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BY SHELLEY BYRNE sbyrne@mayfield-messenger.com

Go jump in a lake.

That's what organizers for the Western Kentucky Polar Plunge to benefit Special Olympics Kentucky are hoping people will do, and several who live and work in Graves County are planning on doing just that. Participants will plunge into the cold water of Kentucky Lake on Saturday at Kentucky Dam Village State Resort Park in Gilbertsville.

"It's going to be very cold," said Jessica Torsak, a special education teacher at Graves County High School and captain of the Graves County Arctic Eagles team participating in the event. "I'm hoping the plunge part itself doesn't take too long so I can get into some nice, warm clothes."

Michelle Metcalf, another GCHS special education teacher, is also part of the team.

"Graves wanted to participate in the Polar Plunge to raise money for Special Olympics of Murray and Marshall County while also raising money for our Graves County Unified Track Team, which begins this month," she said.

Forty percent of the money the team raises will go back to help the team, which pairs athletes with and without disabilities in events such as relay races and long jump and shot put competitions. Both athletes will participate, then the score will be calculated by adding their scores together. It is the first year the high school is fielding a team.

"The Polar Plunge was coming up, so it was just the perfect opportunity to promote what we're doing a little bit and also raise some money both for that and with Special Olympics as well," Torsak said.

The unified track team has already signed up its first few athletes and is looking for more. They expect to have their first meet in late Mach.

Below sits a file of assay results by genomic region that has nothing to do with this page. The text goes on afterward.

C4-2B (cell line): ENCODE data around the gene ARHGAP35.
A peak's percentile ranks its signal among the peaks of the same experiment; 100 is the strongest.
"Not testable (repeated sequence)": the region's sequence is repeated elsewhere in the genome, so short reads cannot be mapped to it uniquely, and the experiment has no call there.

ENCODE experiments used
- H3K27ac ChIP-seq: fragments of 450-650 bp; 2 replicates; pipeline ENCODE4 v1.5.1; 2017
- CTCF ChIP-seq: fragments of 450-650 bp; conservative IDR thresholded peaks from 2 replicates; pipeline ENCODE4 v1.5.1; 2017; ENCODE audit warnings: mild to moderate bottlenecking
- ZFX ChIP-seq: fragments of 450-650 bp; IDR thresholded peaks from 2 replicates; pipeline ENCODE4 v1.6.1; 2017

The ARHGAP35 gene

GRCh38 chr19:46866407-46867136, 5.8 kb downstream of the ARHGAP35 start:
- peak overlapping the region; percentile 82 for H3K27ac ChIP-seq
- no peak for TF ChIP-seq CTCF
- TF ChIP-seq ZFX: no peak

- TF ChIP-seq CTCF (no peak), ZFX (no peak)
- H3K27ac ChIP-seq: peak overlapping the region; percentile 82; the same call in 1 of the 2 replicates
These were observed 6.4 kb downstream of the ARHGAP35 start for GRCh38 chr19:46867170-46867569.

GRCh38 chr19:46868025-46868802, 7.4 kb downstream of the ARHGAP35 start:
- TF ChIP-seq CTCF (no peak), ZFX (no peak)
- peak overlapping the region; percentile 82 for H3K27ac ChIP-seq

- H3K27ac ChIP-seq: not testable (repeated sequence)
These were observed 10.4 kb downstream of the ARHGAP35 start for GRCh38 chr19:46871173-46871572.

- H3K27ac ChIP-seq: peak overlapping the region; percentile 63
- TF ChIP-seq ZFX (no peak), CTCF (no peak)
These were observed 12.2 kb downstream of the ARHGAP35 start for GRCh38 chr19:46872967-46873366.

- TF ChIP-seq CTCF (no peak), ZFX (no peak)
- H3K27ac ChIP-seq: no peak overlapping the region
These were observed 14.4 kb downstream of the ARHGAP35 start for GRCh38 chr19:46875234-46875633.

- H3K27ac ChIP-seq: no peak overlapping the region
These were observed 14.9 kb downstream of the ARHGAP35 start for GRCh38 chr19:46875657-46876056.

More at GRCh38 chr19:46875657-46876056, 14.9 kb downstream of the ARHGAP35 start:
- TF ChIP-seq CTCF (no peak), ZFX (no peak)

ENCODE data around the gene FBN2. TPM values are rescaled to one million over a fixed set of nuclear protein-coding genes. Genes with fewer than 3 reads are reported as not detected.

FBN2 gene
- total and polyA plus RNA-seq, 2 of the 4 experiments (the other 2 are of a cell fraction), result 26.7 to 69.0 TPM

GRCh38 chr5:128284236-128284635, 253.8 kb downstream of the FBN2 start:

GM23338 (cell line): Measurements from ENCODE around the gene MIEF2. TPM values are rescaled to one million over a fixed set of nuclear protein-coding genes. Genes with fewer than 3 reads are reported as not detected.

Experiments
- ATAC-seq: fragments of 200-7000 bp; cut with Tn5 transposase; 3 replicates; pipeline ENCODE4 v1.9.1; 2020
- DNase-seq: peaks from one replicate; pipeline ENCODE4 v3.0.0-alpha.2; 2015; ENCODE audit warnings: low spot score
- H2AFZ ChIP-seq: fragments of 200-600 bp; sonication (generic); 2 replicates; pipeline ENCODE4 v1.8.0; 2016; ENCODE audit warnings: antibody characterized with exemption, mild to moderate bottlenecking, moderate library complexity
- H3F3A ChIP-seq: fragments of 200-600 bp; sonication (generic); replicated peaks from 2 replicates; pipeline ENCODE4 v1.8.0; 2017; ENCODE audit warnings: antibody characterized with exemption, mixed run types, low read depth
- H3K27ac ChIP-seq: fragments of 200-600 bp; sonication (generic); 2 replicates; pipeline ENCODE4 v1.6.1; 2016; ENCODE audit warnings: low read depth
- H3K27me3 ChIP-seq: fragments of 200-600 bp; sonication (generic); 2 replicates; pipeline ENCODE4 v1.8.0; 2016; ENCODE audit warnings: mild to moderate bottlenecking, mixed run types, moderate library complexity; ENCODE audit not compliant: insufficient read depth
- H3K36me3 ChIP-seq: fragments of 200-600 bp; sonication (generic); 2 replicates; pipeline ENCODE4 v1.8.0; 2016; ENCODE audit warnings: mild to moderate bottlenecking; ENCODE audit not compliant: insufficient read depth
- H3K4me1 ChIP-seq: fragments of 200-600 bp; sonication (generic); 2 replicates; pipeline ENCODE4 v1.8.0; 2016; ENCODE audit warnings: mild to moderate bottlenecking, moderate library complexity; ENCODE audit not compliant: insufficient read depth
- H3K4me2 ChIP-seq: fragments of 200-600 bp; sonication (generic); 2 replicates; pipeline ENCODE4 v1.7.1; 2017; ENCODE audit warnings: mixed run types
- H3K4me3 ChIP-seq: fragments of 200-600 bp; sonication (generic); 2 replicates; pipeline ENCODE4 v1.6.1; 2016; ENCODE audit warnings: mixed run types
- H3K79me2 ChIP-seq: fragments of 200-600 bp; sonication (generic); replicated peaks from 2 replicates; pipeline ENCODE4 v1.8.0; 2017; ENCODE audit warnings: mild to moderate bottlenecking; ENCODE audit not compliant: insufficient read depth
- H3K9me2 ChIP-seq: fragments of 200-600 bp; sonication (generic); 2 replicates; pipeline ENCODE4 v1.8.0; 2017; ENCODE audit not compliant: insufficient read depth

The Arctic Eagles have come up with a unique way to encourage fundraising for the Polar Plunge.

"This past week, we have been doing a schoolwide fundraiser with the incentive being that one of our special education instructional assistants, Mr. Richard Tobergte (also known as "Mr. T"), will plunge wearing an Aquaman outfit," Metcalf said.

Although a "virtual" plunge is available for those who wish to raise money but not jump in the water, all the Arctic Eagles plan to jump in the water, Metcalf said. Most are also planning on running in the accompanying Polar 5K race.

As far as a strategy for the plunge, she recommends, "Do not think about it; get in and out as fast as possible."

Another group plunging in to help Special Olympics is from Progress Rail in Mayfield.

Bill McDaniel, team captain, is the regional human resource manager. The team has raised close to $2,000. With each $250 raised, a different member of management has promised to jump in.

"They're all signed up for it," McDaniel said. Then he quipped, "They're all, reluctantly, ready to go."

An employee breakfast and bake sale raised more money, and the team has already topped its goal of $1,750.

Progress Rail started a campaign in January 2018 to try to get its employees more involved in the community.

"Those who care about the community will care about their job," McDaniel said. "They will care about their co-workers, and overall you just have an atmosphere of people who want to treat each other right and who will do well and succeed."

Some employees have built handicapped-accessible ramps. Others worked at a domestic violence shelter. The company has also adopted a highway, keeping the right-of-way free from litter.

"The one that seemed to stick really quickly with our employees were the events we have done with Special Olympics," McDaniel said.

Progress Rail has helped coordinate the Big Brown Truck Pull in Paducah, where teams compete to see how fast they can tow a United Parcel Service truck for a specific distance. They also helped run a bowling competition for Special Olympics athletes in Graves County. The Western Kentucky Polar Plunge is their next opportunity to give back to Special Olympics.

"We put it out there, and they jumped right on top of it," McDaniel said of the Progress Rail employees. "They really want to give back to their community. The group as a whole just has a big heart."

As for McDaniel, who said he would take part in the plunge if employees were able to raise at least $1,000, he said he is just praying for warmer weather.

"As long as there's no polar vortex," he said, "I will survive."

For more information or to sign up or donate to a team, visit www.westernkyplunge.com.